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We set out the entire item using brackets to identify the language disapproved by the Governor:

"Fiscal Affairs Division. For the administration of the division; [provided, that during the negotiation of any collective bargaining agreement the commissioner shall file with the house and senate committees on ways and means the provisions of each offer made by the Commonwealth, the total estimated cost of such offer, and an analysis of the ability of the commonwealth to provide sufficient revenues to pay for said offer; and provided further, that such information shall be filed with said committees for each subsequent collective bargaining offer made by the commonwealth;] including not more than forty-nine permanent positions.............$1,337,200

"Highway Fund 30.0%
"General Fund 70.0%"

The language struck does not direct the manner in which the appropriated funds are to be used by the fiscal affairs division, nor does it impose restrictions or conditions on the expenditure of the funds. In fact, the provisions are not directed at the fiscal affairs division at all; they are directed at the Commissioner of Administration, whose duty it is to represent the Commonwealth in collective bargaining negotiations. G. L. c. 150E, Sections 1 and 6. Under existing law the Commissioner must file copies of all executed collective bargaining agreements with the House and Senate committees on ways and means. G. L. c. 150E, Section 7 (a). The provisions would expand this obligation by requiring the Commissioner, during collective bargaining negotiations, to file with the committees the total estimated cost of each offer made by the Commonwealth and an analysis of how the Commonwealth could provide revenues to pay for the offer.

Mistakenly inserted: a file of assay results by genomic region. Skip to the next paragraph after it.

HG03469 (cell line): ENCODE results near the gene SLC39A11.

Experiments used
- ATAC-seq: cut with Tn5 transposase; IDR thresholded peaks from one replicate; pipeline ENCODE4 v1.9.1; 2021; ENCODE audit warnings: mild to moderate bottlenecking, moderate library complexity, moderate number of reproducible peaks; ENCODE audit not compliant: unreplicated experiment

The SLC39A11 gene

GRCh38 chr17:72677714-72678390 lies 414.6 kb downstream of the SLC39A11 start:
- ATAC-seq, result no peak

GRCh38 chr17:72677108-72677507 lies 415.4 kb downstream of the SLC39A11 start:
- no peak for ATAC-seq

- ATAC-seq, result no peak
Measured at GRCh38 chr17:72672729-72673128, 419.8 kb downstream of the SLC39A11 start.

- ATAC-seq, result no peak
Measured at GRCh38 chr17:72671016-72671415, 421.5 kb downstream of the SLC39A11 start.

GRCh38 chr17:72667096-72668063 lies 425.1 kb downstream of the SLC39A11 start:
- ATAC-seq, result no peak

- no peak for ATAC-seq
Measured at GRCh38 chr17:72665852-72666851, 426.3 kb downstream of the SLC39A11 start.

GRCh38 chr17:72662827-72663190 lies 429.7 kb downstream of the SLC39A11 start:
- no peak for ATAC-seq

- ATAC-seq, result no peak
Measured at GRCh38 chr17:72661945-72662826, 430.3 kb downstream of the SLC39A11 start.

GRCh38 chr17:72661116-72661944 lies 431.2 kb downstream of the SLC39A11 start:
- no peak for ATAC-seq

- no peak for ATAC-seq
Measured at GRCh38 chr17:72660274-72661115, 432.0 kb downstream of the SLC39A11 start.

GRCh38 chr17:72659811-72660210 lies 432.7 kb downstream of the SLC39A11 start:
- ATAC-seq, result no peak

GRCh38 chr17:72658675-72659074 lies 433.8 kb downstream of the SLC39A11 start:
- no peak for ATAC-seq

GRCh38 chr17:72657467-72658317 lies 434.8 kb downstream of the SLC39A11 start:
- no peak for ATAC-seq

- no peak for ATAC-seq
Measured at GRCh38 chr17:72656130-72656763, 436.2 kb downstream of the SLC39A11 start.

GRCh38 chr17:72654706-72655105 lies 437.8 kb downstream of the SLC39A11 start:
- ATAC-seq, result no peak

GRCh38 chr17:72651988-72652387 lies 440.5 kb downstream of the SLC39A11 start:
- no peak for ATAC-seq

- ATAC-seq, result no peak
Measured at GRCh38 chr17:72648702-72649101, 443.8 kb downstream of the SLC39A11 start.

To be sure, the fiscal affairs division, organizationally, has been placed in the Executive Office for Administration

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and Finance, and the deputy commissioner for the division (as well as the budget director and the management director, who serve in the division) is appointed by the Commissioner. G. L. c. 7, Sections 4A and 4B. However, this administrative connection between the Commissioner and the division does not alter the fact that the provisions do not relate to the use of funds appropriated for the operation of the division. They relate, instead, to the Commissioner's function as the Commonwealth's representative in labor negotiations.

We conclude that the deleted provisions constitute separable general legislation which the Governor had authority under Section 5 of art. 63 to disapprove.

Accordingly, we answer question 4 in the affirmative.

3. Question 5 asks whether the Governor has authority under Section 5 of art. 63 to disapprove certain words and phrases in item 1201-0100 without disapproving or reducing the entire item.

The item appropriates funds for the administration of the Department of Revenue. The Governor approved so much of the item as provided: "For the administration of the department [ ], including audits, of certain foreign corporations, and for the rental, maintenance and operation of offices to assist in the administration of the department; provided, that said department shall establish and maintain an office in the town of Greenfield, to be open not less than three days per week; provided, that the comptroller shall transfer to the General Fund the sum of two hundred and sixty thousand dollars from the receipts of the cigarette tax in accordance with the provisions of paragraph (b) of section fourteen of chapter two hundred and ninety-one of the acts of nineteen hundred and seventy-five, including not more than one thousand five hundred and one permanent positions ... $29,014,000." The provisions vetoed by the Governor began with the following language: "and provided further that no monies shall be allotted to said department unless the following provisions were implemented in the previous quarter ...." Detailed provisions follow directing the Governor to file periodic revenue reports with

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the Legislature, and, if revenues are less than a designated amount, to request that the Legislature reduce expenditures or increase taxes to compensate for the difference. The Governor is also required to take certain other actions apparently aimed at avoiding a deficit for fiscal year 1982. [Note 3]